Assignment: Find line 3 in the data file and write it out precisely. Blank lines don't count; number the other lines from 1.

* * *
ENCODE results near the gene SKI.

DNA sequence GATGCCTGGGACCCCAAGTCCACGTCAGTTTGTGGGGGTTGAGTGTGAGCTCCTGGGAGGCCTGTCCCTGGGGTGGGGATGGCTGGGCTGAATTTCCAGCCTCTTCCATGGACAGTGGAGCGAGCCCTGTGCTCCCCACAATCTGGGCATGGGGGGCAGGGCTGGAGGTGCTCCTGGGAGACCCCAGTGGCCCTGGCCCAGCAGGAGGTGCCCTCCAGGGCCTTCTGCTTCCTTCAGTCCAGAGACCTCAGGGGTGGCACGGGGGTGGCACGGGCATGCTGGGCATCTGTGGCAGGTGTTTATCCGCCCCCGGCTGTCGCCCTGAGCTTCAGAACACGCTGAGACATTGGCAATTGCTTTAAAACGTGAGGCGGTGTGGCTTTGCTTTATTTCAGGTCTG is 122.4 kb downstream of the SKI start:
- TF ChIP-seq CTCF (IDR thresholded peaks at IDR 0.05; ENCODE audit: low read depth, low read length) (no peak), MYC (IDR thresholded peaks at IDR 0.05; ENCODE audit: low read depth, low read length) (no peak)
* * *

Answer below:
- TF ChIP-seq CTCF (IDR thresholded peaks at IDR 0.05; ENCODE audit: low read depth, low read length) (no peak), MYC (IDR thresholded peaks at IDR 0.05; ENCODE audit: low read depth, low read length) (no peak)